Birmingham, Ala. (WIAT) — A recent Facebook post claiming an Alabama nurse had died from the COVID-19 vaccine has many health experts outraged.
The post was debunked by the Alabama Department of Public Health, stating the post was a rumor and spread of misinformation.
Jefferson County Health Officer Dr. David Hicks says post like those can be harmful when it comes to people getting the vaccine, which is why he warns people to be careful what they read and share on social media.
“The spread of it is extremely dangerous. Especially when this is our only real shot of getting out of this pandemic,” Hicks said.
Dr. Hicks says he has seen all kinds of inaccurate theories online about the vaccine.
“That if you get the vaccine, it can cause COVID-19. So, it’s you can get COVID-19 from the vaccine. That’s a complete myth,” Hicks said.
Other health experts like Dr. Celeste Reese Willis hear those theories in person daily.
“Oh, if I get a vaccine, it means I don’t have to wear a mask anymore. No. That is absolutely not true,” Willis said.
Willis believes the spread of misinformation can be damaging to more than just medical professionals.
“Actually, it’s putting peoples’ lives in danger and causing them to take risks that actually put us as a whole in the community more at risk for COVID,” Willis said.
Hicks says he saw the post the ADPH shared on Wednesday. He admits the post looked legitimate, which he believes is even more cause for concern.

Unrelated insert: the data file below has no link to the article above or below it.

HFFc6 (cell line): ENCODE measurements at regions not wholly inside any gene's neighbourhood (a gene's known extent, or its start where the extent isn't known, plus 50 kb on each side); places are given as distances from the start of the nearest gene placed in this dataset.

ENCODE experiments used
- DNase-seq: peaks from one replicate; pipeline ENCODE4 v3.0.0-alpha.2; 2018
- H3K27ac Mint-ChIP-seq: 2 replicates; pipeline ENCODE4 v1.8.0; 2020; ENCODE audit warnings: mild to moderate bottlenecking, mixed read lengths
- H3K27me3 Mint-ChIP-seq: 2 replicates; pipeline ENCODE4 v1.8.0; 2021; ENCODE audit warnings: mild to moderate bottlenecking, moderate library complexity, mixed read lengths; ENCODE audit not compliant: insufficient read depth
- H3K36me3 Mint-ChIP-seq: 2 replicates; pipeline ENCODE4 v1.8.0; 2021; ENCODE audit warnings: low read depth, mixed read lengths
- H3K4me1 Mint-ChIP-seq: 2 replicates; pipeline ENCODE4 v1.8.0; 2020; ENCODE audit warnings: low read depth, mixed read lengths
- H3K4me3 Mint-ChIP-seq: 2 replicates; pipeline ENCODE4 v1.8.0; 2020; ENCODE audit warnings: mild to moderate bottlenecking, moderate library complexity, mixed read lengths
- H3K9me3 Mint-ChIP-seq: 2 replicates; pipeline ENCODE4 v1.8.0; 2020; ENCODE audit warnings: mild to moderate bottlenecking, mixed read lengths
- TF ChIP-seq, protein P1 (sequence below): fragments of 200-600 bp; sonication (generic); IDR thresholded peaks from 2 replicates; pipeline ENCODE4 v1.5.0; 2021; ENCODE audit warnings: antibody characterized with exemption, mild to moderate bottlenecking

“So, if somebody posted something..you say ‘prove it. Show me the facts.’ And if they can’t prove it to you, then don’t spread it,” Hicks said.
When it comes to facts about vaccines in general, Hicks says the CDC, state and local health departments have the most accurate information.
“We are going to investigate. Look into things. When we say it, we’ve done our homework and we can put out there that we can back up everything,” Hicks said.
Experts believe if majority of the population get the vaccine, the pandemic will be over.
“It’s going to take leaders in the community. It’s going to take people having an open mind and being able to listen to true, accurate and good information,” Willis said.
Hicks says the county health department plans to put more information about the vaccine online so the public has a better understanding.
- Is it safe to flush toilets during severe flooding?
- GCSO: Suspect detained in Georgetown after hiding in pond
- Police: Myrtle Beach man charged after he climbed on fishing boat that washed ashore during Hurricane Ian
- WATCH: Gov. McMaster assesses damage at Pawleys Island pier
- Is a used electric vehicle a bargain or a trap?